sensitivity coefcient and effective stress for six experimental coal

samples. As can be seen from Fig. 4, the permeability damage rate

and stress sensitivity coefcient increases with the variation of

effective stress, that is, with the increase of effective stress, the

coal reservoir stress sensitivity coefcient decreases, but there are

some uctuations; the permeability damage rate increases with

the increase of effective stress (Fig. 4).

Coal reservoir stress sensitivity coefcient varies signicantly

under effective stress of below 5 MPa or 6 MPa; with the increase

of effective stress, the coal reservoir stress sensitivity coefcient

declines sharply, permeability damage rate goes up rapidly. With

the increase of effective stress over 5 MPa or 6 MPa, the coal

reservoir stress sensitivity coefcient declines gently with some

uctuations, the permeability damage rate increases more slowly.

It shows that when the effective stress is below 5 MPa or 6 MPa

in No. 3 coal seam within Shanxi Formation Permian System in the

The stress sensitivity is higher for coal reservoir than for

sandstone. There are no industry standards about CBM reservoir

stress sensitivity test. Our experiment referenced the oil and gas

industry standards of China (SY/T5336, 5358, 6385) and adopted

increasing net conning pressure of coal samples to simulate the

effective stress variation of coal seam, and then determined the

permeability behavior of coal sample with change of net conning

pressure, and nally the reservoir stress sensitivity was analyzed.

(1) Permeability damage rate is calculated by Eq. (6).

0.30

100

1#PDR

2#PDR

3#PDR

4#PDR

5#PDR

6#PDR

1#SSC

2#SSC

3#SSC

4#SSC

5#SSC

6#SSC

80

60

40

0.25

0.20

0.15

0.10

20

0.05

814

0.00

0

10

12

PDR-Permeability damage rate ;SSC-stress sensitivity coefficient

Fig. 4. Relationship between permeability damage rates, stress sensitivity coefcient and the effective stress.

increase of effective stress, coal is highly sensitive to effective

stress; when the effective stress is over 5 MPa or 6 MPa, permeability decreases gently with the increase of effective stress, that is,

stress sensitivity is relatively weakened, and has some uctuation

due to the closure of micro-ssures.

Permeability damage rate under the effective stress of 10 MPa

ranges from 82.7% to 97.2%, average 89.3%; the maximum of the stress

sensitivity coefcient ranges from 0.018 MPa 1 to 0.250 MPa 1, the

minimum from 0.003 MPa 1 to 0.075 MPa 1, the average from

0.010 MPa 1 to 0.157 MPa 1, as shown in Table 4.

3.3. Relationship between the pore compressibility factor and the

effective stress

Fig. 5 shows the curves of the pore compressibility factor and

effective stress for six coal samples. As can be seen from Fig. 5,

pore compressibility factor varies with the increase of effective

stress. When effective stress is below 5 MPa or 6 MPa, coal

reservoir stress pore compressibility factor is relatively large and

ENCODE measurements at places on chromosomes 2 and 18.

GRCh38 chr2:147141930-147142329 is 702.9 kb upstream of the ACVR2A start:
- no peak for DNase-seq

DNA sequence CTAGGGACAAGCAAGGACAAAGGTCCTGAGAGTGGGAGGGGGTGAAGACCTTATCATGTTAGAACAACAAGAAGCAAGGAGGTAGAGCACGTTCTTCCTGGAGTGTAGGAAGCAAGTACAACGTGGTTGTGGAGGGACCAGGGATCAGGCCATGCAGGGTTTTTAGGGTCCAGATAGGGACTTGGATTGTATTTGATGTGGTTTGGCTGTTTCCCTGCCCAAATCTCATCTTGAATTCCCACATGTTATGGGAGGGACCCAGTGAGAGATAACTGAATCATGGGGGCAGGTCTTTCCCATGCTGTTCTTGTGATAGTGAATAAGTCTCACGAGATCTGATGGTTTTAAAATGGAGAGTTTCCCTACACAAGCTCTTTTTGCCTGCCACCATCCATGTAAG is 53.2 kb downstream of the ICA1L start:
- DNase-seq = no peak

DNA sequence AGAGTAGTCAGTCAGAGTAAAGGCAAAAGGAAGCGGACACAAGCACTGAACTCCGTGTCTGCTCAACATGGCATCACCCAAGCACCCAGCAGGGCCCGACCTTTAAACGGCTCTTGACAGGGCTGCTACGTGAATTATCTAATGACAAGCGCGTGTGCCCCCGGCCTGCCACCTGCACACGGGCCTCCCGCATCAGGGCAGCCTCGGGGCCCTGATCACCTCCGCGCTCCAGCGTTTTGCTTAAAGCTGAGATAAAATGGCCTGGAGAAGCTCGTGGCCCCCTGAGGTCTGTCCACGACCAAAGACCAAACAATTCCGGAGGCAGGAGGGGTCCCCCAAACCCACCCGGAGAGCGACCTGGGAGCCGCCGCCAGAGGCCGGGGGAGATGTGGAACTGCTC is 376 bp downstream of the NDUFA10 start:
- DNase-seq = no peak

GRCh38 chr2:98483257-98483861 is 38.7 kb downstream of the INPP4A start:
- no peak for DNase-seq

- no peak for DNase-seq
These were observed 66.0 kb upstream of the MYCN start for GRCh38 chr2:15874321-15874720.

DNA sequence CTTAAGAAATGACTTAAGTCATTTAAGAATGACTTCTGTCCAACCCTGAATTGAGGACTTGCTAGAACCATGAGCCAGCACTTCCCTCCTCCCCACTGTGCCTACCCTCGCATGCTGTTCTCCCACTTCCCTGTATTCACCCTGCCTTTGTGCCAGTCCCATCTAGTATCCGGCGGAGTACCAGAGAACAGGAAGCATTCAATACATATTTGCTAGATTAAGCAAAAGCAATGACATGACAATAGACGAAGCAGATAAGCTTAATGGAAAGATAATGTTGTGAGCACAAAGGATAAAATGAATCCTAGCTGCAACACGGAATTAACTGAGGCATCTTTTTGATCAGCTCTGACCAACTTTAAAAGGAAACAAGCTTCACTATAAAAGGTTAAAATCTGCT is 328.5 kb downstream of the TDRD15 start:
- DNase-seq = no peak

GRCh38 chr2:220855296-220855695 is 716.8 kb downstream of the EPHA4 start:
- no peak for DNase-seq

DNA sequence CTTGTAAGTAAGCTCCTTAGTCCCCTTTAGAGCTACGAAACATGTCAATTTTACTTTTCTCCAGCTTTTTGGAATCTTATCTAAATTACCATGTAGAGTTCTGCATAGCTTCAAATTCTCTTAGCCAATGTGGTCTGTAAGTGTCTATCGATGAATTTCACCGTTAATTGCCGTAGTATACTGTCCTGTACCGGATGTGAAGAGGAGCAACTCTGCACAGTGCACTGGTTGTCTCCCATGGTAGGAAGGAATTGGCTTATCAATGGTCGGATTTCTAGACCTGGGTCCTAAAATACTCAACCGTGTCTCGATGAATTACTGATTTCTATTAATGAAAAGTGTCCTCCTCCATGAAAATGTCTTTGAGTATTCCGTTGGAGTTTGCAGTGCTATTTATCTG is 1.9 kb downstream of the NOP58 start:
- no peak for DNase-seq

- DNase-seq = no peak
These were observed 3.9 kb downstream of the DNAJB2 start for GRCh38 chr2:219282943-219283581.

decreases rapidly with the increase of the effective stress; when

the effective stress is over 5 MPa or 6 MPa, with the increase of

effective stress, coal reservoir pore compressibility factor has a

gently decreasing trend with some obvious uctuations.

The maximum of pore compressibility factor for six samples

ranges from 0.020 MPa 1 to 0.251 MPa 1, and the minimum from

0.003 MPa 1 to 0.070 MPa 1, the average from 0.011 MPa 1 to

0.115 MPa 1, as shown in Table 4. The pore compressibility factor

and stress sensitivity coefcient have almost the same variation

trend and law.

3.4. Moisture

CBM reservoir always has high water saturation in the development process, in order to investigate the inuence of water

saturation on permeability, we chose three coal samples of

different water saturations and carried out experimental analysis.

The water saturation of these three samples (7#, 8#, 9#) were

30.42%, 66.8% and 100% respectively.

The relationships between the dimensionless permeability and

effective stress for three samples are shown in Fig. 6. Under the

same water saturation, with the increase of effective stress, coal

permeability decreases in a negative exponential law. With the

increase of water saturation, stress sensitivity increases, permeability for coal sample of high water saturation drops more quickly

with the increase of the effective pressure, that is, the permeability

damage rate is bigger (Fig. 6). The water saturation of 7#, 8#, 9#

samples was 30.42%, 66.8% and 100%, respectively. Under the

Y. Meng et al. / Journal of Petroleum Science and Engineering 133 (2015) 810817

815

Table 4

Evaluation parameters of stress sensitivity for coal reservoir.

Permeability damage rate

(%)

1#

2#

3#

4#

5#

6#

Average

Max. value

Minimum value

(MPa 1)

86.8

97.2

90.5

93.4

82.7

85.2

89.3

97.2

82.7

Average

Maximum

Minimum

Average

Maximum

Minimum

0.058

0.026

0.054

0.035

0.073

0.062

0.051

0.073

0.026

0.178

0.075

0.158

0.103

0.250

0.179

0.157

0.250

0.075

0.012

0.003

0.005

0.005

0.018

0.015